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Old 03-09-2006, 11:54 PM   #20
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I'd say take it if you can get it.
My point is why put your trust and loyalty into an entity that couldn't give a shit about you? Why should we work our fool asses off and get nothing in return?

When you're dying, are you going to look back affectionately on all the extra work you put in?

Melon
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Old 03-09-2006, 11:57 PM   #21
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We will never compete with the rest of the world when the stakes are set to "which country pays its workers the worst." So if "free trade" is the great equalizer, are we prepared to have the average salaries in this country fall proportionately as they rise elsewhere? I'm sure banks aren't willing to forgive debts proportionately.
For all the talk about addressing world poverty issues, that terrorism stems from poor economic conditions, fair trade, etc., and we want to improve our own standard of living (just add no cost healthcare), are we just shedding crocodile tears? Where will all these economic benefits come from? Or do people really believe that corporations have endless supplies of money to fund all these wonderful things we want?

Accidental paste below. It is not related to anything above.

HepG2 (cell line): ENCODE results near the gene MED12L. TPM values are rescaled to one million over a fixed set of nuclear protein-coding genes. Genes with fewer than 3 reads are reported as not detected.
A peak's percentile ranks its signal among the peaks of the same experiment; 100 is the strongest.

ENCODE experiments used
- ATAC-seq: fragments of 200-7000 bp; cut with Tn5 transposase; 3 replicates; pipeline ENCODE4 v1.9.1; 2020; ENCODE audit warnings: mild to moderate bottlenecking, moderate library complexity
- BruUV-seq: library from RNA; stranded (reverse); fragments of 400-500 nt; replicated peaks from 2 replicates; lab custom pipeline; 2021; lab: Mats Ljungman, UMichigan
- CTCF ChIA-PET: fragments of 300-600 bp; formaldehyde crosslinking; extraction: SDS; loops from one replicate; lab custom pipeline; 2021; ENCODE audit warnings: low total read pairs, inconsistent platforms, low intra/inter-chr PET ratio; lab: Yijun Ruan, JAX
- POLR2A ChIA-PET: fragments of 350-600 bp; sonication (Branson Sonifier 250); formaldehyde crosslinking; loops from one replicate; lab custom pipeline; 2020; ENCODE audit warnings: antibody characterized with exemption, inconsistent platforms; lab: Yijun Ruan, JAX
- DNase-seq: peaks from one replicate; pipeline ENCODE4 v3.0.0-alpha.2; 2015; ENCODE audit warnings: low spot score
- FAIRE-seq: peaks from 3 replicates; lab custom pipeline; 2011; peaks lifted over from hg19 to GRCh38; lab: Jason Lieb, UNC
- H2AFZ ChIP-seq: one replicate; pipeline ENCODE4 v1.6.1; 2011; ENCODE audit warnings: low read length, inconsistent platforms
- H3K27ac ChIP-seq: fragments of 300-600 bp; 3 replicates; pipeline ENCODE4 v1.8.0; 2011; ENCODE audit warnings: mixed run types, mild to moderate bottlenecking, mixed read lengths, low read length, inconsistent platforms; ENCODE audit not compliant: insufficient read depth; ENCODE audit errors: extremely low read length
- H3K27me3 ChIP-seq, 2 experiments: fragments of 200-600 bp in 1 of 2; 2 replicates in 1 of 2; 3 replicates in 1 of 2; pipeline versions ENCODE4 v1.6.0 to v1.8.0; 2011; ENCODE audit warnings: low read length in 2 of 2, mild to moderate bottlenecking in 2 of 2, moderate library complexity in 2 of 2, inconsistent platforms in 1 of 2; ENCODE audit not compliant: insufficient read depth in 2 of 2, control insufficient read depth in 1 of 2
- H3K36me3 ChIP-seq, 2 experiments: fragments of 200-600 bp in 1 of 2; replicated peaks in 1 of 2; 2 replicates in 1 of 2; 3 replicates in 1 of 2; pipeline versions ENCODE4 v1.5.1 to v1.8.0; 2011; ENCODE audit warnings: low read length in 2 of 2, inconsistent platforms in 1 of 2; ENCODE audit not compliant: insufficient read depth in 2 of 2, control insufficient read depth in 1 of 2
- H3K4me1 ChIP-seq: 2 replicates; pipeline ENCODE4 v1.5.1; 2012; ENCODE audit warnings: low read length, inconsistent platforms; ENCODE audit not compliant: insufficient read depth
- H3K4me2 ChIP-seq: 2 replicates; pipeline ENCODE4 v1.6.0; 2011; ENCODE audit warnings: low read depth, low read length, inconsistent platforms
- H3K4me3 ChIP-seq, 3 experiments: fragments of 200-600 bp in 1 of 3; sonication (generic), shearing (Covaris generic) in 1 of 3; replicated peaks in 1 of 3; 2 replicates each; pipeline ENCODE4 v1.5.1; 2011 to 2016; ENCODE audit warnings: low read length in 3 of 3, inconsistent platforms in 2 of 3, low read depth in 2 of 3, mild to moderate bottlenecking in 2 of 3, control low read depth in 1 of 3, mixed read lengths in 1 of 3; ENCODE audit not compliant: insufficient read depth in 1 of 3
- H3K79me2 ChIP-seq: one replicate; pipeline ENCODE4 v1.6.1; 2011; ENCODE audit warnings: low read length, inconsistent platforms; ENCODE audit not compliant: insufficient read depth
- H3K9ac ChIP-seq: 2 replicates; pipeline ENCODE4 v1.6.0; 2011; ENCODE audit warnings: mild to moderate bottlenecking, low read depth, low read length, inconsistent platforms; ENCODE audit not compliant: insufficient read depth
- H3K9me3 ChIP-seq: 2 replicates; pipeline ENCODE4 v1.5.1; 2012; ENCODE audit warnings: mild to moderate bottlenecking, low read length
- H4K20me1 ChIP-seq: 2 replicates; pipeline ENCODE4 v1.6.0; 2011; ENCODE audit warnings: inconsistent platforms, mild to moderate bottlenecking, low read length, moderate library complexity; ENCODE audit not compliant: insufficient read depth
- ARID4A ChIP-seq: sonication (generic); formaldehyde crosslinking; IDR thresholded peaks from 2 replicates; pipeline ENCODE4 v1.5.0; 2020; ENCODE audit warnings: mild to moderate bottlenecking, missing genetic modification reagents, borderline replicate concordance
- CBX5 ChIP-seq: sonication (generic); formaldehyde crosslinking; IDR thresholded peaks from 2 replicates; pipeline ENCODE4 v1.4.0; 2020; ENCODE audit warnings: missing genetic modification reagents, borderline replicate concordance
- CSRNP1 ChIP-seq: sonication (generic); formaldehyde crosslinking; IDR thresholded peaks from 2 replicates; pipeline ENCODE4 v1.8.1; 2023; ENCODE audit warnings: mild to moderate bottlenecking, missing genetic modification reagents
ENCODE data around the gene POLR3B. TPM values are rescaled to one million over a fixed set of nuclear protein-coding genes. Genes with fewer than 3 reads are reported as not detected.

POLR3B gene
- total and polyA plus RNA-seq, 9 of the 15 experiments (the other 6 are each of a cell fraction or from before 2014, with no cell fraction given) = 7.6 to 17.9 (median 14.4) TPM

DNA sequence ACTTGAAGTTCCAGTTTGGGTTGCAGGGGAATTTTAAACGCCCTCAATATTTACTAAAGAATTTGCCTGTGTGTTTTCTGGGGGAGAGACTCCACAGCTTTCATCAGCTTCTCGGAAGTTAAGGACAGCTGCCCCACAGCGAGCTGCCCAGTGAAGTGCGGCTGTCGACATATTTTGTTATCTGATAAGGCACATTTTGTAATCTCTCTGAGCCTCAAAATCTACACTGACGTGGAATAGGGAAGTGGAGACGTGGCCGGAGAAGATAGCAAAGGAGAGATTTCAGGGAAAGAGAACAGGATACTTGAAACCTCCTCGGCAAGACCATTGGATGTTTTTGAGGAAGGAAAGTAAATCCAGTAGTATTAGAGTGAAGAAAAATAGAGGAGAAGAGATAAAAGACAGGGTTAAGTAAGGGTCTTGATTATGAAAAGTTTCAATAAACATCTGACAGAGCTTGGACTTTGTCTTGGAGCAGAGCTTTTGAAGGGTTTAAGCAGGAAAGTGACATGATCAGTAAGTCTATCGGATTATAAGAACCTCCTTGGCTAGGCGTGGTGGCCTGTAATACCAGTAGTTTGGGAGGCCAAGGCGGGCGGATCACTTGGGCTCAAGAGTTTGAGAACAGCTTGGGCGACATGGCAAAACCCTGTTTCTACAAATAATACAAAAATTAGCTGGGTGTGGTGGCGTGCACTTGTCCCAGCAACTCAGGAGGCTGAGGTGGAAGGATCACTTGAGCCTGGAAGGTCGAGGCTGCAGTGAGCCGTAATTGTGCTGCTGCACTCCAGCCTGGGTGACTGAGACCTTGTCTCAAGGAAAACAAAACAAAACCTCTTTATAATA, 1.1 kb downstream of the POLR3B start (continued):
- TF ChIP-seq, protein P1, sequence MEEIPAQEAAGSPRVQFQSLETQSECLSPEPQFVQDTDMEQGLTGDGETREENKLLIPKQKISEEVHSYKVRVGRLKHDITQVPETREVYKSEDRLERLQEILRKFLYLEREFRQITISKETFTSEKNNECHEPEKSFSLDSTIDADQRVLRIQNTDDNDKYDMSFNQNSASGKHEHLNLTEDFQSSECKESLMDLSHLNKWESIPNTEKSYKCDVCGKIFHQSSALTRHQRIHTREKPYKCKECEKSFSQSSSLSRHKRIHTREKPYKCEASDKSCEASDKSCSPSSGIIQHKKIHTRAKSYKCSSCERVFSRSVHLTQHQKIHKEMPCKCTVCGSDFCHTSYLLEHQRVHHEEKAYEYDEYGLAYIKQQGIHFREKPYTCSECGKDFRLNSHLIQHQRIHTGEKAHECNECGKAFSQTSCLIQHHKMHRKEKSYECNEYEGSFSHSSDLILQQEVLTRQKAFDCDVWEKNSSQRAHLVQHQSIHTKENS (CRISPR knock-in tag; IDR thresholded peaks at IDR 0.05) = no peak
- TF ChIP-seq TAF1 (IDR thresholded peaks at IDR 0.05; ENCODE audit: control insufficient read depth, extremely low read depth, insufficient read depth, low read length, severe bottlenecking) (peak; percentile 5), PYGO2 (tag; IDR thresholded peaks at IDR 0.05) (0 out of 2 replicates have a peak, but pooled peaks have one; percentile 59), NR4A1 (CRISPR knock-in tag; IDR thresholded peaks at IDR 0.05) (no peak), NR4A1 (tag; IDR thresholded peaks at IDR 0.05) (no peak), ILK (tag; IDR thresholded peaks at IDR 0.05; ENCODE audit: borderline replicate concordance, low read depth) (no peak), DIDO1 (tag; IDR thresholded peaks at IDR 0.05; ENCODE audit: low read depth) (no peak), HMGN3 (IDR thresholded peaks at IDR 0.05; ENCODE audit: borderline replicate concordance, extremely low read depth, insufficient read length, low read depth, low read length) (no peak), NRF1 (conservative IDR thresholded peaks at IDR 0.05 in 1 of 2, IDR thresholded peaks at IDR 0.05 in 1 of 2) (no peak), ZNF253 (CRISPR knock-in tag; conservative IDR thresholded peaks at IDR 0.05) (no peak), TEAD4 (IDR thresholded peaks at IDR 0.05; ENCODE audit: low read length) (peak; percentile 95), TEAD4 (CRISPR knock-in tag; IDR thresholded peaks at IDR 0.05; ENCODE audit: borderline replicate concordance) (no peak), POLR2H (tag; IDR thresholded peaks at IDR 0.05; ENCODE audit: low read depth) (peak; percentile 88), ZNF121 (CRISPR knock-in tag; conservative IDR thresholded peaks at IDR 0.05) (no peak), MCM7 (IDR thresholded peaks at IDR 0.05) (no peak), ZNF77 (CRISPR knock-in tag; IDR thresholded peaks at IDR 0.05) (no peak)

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Old 03-09-2006, 11:59 PM   #22
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My point is why put your trust and loyalty into an entity that couldn't give a shit about you? Why should we work our fool asses off and get nothing in return?

When you're dying, are you going to look back affectionately on all the extra work you put in?

Melon
My level of work performance is driven by my own integrity. Employers are not our parents. And if we measure our paychecks in simple dollar terms, we will always be disappointed.
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Old 03-10-2006, 12:04 AM   #23
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With fewer competitors and less competition, plans offered now are less generous than they were two or three years ago. When my AT&T Wireless contract expires, there's nothing remotely comparable to the plan I received. At this rate, they'll have to rip the plan out of my cold, dead hands before I ever sign a new contract.

It's not really about raising prices as much as offering less for what you pay. And the trends are already there.

Melon
There is still plenty of competion among the existing wireless companies. Teaser rates may not be as common, but then again, below cost pricing should not be a long term expectation.

AT&T may have worked for you, but in many markets the service was very poor - well below the other major carriers.
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Old 03-10-2006, 12:08 AM   #24